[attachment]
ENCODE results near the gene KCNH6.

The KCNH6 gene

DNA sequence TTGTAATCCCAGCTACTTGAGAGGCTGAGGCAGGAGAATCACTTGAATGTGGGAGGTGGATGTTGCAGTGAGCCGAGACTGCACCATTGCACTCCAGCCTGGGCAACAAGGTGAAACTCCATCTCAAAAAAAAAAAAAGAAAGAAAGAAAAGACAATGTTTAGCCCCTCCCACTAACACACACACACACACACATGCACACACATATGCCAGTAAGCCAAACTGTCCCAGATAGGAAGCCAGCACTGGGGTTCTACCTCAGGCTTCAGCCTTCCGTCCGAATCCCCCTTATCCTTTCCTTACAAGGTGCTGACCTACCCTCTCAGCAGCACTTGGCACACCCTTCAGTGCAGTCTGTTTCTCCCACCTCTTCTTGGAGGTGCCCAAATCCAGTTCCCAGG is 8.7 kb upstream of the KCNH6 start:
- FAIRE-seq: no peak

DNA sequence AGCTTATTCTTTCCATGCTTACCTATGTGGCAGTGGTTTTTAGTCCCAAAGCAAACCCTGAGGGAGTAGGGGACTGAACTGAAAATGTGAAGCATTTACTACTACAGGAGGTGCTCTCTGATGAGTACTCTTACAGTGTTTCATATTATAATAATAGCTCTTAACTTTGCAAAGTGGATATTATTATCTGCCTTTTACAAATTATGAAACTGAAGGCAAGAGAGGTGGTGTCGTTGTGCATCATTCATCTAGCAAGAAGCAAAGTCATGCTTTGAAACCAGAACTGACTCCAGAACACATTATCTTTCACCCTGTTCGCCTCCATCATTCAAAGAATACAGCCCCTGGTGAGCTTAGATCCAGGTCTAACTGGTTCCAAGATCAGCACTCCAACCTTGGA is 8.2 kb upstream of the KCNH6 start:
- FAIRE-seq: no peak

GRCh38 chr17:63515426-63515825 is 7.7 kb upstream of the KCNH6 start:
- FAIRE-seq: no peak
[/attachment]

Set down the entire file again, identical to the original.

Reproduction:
ENCODE results near the gene KCNH6.

The KCNH6 gene

DNA sequence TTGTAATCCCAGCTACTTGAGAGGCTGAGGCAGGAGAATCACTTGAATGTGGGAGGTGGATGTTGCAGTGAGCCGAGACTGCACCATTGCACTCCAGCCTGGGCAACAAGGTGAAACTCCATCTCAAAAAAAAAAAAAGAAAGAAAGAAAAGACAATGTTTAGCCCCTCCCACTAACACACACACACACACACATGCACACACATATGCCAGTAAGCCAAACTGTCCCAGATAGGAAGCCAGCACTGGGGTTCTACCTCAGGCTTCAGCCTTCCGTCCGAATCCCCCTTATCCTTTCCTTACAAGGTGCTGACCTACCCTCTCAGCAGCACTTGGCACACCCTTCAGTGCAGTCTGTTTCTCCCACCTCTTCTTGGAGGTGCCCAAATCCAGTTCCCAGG is 8.7 kb upstream of the KCNH6 start:
- FAIRE-seq: no peak

DNA sequence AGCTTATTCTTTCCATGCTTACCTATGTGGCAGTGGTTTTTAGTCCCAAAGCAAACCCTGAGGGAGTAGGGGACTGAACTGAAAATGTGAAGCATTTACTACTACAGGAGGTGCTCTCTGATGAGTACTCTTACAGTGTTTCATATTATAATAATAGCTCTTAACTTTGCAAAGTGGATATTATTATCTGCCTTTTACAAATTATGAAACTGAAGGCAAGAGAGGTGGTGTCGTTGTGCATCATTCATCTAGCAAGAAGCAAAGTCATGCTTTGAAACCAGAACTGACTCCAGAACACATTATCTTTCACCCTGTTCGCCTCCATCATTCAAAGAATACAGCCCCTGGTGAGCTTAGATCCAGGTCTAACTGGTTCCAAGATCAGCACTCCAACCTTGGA is 8.2 kb upstream of the KCNH6 start:
- FAIRE-seq: no peak

GRCh38 chr17:63515426-63515825 is 7.7 kb upstream of the KCNH6 start:
- FAIRE-seq: no peak